There has never been a shortage of medical salespeople with dubious credentials who claim to have discovered some potion or process to reverse aging. Humans have obsessed over finding a cure for aging for pretty much as long as they have been getting old. The idea that many age-related diseases could be expressions of a single underlying process—one that might be treatable—is powerful, intoxicating.

At least some of Parrish’s claims are based on established science. Every time our cells divide, our telomeres—the protective caps on our chromosomes, the cell’s DNA molecules—shorten. This gives our cells a limited lifespan: when the telomeres get too short, the cell can no longer survive. Sometimes, instead of dying, these cells fall into a moribund state called senescence. The gradual build-up of senescent cells is a hallmark of aging, and the damage they inflict is being investigated as the underlying cause of a wide range of seemingly different age-related diseases, from dementia to arthritis.

But some of our cells, such as stem cells, do not have this limiting factor. They express the gene for telomerase, and so produce this enzyme, which repairs telomeres, extending the lifespan of the cell. Artificially introduce that gene to other cells, and it might not only slow their aging, but even push those that are senescent back into healthy life by resetting their chromosomal clock.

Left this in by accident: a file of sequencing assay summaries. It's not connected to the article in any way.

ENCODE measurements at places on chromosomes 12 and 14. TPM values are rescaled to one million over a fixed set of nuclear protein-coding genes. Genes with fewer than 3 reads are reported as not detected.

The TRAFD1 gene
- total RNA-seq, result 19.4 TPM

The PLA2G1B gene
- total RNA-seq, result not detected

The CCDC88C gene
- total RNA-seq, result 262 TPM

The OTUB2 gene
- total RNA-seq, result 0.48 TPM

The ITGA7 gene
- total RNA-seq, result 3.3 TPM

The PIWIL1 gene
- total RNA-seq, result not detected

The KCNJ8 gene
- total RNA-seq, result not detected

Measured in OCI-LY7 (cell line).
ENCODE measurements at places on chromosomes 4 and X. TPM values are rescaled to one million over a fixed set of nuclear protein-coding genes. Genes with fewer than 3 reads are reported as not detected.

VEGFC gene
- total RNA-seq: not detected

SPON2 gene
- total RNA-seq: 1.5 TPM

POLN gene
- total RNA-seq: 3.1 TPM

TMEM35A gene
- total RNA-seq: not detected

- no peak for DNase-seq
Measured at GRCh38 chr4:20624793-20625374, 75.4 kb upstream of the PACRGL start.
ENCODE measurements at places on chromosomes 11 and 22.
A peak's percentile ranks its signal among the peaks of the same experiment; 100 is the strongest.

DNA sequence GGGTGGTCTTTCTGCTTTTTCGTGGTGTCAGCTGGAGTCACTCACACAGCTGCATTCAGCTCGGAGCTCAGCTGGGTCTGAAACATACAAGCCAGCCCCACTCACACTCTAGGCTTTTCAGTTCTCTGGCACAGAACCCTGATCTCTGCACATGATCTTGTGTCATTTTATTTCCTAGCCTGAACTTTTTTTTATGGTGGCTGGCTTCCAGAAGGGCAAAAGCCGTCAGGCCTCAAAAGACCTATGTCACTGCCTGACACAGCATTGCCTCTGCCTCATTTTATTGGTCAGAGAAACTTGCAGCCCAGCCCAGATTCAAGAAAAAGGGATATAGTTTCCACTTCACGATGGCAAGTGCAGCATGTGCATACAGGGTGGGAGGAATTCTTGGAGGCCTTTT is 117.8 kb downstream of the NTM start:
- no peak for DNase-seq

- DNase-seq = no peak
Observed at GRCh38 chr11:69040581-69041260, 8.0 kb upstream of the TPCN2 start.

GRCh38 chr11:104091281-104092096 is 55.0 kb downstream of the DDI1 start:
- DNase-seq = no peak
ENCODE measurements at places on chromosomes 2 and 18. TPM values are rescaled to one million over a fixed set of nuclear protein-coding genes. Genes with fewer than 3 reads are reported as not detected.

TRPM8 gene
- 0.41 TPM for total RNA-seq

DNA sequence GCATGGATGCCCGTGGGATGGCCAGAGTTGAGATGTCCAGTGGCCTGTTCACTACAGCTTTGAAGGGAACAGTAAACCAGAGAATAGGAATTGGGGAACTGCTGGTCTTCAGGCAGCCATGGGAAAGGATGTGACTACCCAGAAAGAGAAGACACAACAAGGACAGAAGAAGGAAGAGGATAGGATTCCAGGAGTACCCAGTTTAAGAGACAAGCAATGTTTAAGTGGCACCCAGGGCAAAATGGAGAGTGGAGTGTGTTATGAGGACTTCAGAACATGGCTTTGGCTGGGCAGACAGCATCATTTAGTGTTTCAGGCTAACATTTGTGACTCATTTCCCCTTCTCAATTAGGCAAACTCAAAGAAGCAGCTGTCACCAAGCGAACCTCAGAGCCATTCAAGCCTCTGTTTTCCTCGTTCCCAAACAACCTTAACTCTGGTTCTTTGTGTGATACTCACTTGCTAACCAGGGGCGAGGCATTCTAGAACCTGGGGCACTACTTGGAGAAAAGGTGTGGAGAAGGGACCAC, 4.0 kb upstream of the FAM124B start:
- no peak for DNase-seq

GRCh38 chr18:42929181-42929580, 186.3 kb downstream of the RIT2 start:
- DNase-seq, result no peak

Work carried out by Maria Blasco, director of the Spanish National Cancer Research Center in Madrid, shows that mice given injections of transporter viruses loaded with telomerase genes not only experience healthier aging with less disease, but also live longer—a heady 25 percent longer. Findings like this are fueling a tremendous interest in the potential for gene therapies to allow us to live longer, healthier lives. But science moves slowly—too slowly, apparently, for Parrish.

In December 2018, a little over three years after she was injected with telomerase gene therapy in Bogata, Colombia, Parrish spoke at People Unlimited, a membership organization in Scottsdale, Arizona, “for people passionate about radical life extension.” It owes its existence to Charles Brown, a nightclub entertainer who claimed to have been rendered immune to death by “cellular awakening”—a quasi-religious experience he described as a “piercing through to the core of the cells and atoms of the body, which awaken the DNA.”